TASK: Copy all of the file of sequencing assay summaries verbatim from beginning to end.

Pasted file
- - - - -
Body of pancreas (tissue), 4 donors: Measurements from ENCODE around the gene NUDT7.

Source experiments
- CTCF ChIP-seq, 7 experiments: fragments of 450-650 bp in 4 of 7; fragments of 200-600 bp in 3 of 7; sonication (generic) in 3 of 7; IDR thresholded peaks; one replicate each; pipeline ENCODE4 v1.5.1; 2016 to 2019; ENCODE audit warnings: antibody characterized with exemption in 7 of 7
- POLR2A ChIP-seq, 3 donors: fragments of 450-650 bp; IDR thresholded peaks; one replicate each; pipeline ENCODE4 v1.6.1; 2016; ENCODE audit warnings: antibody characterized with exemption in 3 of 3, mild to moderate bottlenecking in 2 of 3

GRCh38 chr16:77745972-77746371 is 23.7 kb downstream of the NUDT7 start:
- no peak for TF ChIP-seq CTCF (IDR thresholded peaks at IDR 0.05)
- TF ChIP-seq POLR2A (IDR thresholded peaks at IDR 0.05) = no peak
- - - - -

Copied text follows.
Body of pancreas (tissue), 4 donors: Measurements from ENCODE around the gene NUDT7.

Source experiments
- CTCF ChIP-seq, 7 experiments: fragments of 450-650 bp in 4 of 7; fragments of 200-600 bp in 3 of 7; sonication (generic) in 3 of 7; IDR thresholded peaks; one replicate each; pipeline ENCODE4 v1.5.1; 2016 to 2019; ENCODE audit warnings: antibody characterized with exemption in 7 of 7
- POLR2A ChIP-seq, 3 donors: fragments of 450-650 bp; IDR thresholded peaks; one replicate each; pipeline ENCODE4 v1.6.1; 2016; ENCODE audit warnings: antibody characterized with exemption in 3 of 3, mild to moderate bottlenecking in 2 of 3

GRCh38 chr16:77745972-77746371 is 23.7 kb downstream of the NUDT7 start:
- no peak for TF ChIP-seq CTCF (IDR thresholded peaks at IDR 0.05)
- TF ChIP-seq POLR2A (IDR thresholded peaks at IDR 0.05) = no peak